The Play the Game Award
The Play the Game Award pays tribute to an individual or a group of persons who in their professional careers or as volunteers in sport have made an outstanding effort to strengthen the basic ethical values of sport.
The Play the Game Award is presented at every Play the Game conference by the chairman of the board for the Danish Institute for Sports Studies or his/her representative.
The award winner is chosen during the conference after nominations from the administration by an intern committee consisting of:
- The chairman of the board for the Danish Institute for Sports Studies
- A representative appointed by the board
- The director for the Danish Institute for Sports Studies
- The international director for Play the Game
- The previous award winner
The award consists of a piece of art and a speaker’s invitation including free travel, accommodation, and board for the next Play the Game conference.
Previous winners of the Play the Game Award
2022: Belarusian Sport Solidarity Foundation and Khalida Popal for using their passion for sport and their athletic careers as drivers for social change and putting themselves at the forefront of struggles for democracy and basic human rights. Read more
2019: Nancy Hogshead-Makar for being a tireless advocate for young female athletes and her efforts in trying to change the landscape for women in sport and their right to have their voices heard. Read more
2017: Yulia and Vitaly Stepanov with Hajo Seppelt for their uncovering of the unprecedented doping conspiracy among Russian and international sports leaders. Read more
2015: Bob Munro (Canada) and Mathare Youth Sports Association for their efforts to create sustainable social progress and their courageous battle against corruption in sport. Read more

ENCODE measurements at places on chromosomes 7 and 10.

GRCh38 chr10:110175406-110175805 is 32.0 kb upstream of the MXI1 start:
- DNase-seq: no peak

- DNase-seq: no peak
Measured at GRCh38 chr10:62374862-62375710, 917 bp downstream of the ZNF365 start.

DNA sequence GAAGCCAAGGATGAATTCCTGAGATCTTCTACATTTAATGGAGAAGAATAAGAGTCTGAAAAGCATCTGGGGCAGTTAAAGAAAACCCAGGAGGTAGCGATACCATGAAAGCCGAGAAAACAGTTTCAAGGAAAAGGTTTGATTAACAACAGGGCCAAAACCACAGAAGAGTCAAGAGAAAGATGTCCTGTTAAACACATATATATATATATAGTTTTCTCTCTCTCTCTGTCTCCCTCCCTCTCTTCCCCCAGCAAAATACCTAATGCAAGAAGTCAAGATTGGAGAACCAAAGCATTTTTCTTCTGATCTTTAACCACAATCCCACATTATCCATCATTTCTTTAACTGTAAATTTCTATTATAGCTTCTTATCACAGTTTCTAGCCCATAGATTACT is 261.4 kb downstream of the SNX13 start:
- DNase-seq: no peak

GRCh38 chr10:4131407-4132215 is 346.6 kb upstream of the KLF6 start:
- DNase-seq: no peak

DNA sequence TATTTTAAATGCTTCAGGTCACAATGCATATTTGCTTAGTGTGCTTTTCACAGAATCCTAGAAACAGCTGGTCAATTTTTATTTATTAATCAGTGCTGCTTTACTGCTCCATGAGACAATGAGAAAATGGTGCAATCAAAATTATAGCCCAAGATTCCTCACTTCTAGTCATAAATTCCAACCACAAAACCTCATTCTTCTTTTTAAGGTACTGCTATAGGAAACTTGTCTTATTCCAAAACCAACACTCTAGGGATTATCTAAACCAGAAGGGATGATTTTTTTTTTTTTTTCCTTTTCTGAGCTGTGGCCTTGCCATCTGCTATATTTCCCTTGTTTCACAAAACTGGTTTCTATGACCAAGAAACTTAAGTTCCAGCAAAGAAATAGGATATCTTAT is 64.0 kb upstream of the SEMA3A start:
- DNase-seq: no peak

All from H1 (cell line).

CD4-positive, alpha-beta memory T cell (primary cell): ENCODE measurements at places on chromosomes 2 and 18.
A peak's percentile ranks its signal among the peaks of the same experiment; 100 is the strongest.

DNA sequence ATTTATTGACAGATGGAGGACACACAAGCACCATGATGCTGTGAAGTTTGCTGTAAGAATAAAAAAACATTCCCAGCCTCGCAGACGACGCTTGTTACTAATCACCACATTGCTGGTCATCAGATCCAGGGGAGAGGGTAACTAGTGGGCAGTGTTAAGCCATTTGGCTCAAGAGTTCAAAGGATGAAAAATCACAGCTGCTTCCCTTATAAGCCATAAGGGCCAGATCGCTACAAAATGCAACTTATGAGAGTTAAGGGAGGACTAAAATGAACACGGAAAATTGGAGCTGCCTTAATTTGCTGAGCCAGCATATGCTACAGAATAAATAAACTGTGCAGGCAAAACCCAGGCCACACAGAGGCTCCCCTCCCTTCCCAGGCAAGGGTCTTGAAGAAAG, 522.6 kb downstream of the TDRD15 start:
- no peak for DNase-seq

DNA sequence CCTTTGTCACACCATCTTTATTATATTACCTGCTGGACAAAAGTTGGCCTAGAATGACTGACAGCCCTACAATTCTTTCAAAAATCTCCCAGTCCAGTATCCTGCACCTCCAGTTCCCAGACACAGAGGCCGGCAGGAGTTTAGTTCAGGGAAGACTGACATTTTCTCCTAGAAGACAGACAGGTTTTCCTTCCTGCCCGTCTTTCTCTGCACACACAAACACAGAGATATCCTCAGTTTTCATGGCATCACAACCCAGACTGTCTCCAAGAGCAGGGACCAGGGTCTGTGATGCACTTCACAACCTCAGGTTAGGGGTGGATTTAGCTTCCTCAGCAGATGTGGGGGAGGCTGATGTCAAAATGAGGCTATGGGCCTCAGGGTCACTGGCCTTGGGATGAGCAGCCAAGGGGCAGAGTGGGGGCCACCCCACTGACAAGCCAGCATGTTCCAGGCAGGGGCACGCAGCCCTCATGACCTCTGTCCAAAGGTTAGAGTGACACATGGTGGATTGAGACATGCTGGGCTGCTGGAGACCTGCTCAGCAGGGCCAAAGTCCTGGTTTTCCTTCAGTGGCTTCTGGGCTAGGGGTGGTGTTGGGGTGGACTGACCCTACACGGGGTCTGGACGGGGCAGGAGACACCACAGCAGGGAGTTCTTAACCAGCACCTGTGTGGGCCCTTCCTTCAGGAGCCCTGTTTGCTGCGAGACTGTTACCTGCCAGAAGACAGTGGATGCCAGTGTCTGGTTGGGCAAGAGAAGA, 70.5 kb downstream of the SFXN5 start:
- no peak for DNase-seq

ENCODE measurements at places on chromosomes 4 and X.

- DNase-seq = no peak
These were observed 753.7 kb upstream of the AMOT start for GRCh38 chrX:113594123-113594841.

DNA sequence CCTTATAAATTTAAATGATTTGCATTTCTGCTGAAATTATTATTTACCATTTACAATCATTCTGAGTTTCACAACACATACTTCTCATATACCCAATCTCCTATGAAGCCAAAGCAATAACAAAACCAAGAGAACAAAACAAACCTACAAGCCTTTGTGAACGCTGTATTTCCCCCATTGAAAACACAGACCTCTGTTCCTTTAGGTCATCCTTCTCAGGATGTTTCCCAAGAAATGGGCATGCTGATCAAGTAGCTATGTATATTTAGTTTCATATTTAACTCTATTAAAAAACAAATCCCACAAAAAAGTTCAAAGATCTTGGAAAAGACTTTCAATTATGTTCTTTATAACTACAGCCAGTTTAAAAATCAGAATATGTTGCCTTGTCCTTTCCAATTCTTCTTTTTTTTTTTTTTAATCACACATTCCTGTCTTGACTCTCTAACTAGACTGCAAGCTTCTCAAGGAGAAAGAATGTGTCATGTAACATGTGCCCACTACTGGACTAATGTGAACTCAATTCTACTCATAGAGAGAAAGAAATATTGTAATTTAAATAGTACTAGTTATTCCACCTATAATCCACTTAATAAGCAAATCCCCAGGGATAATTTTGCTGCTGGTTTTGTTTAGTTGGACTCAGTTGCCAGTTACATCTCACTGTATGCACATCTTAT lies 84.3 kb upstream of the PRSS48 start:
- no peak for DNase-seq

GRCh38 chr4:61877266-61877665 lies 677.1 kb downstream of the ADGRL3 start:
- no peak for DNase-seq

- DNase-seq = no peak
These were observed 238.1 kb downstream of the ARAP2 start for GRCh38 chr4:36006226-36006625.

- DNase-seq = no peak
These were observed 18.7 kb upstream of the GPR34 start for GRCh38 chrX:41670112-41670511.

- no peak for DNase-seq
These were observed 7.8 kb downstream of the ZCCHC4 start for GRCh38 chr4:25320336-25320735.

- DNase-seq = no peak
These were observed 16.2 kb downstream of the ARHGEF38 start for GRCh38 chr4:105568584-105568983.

2013: Richard W. Pound, Canadian IOC member and former WADA president, received the Play the Game Award 2013 for his uncompromising efforts in the fight for a cleaner and more democratic sports movement. Read more
2011: Andrew Jennings (UK) and Jens Weinreich (Germany) for their tireless work documenting and bringing the enormous levels of mismanagement and corruption in the world's leading sports organisations into public view. Read more
2009: Declan Hill, Canadian PhD and author, for his groundbreaking research and documentation of the realities of match fixing. Read more
2007: Sandro Donati, Italy, for his courage and determination in revealing cases of doping and corruption in Italian and international sport and for his tenacity in researching the links between doping and international organised crime. Read more
2005: Mario Goijman, Argentina, for his courage and commitment in bringing to light the theft and corruption that has taken place in the International Volleyball Federation during the reign of FIVB president Ruben Acosta. Read more
2002: Laura Robinson, Canadian journalist and author, for her courageous uncovering of systematic sexual abuse in Canadian junior hockey.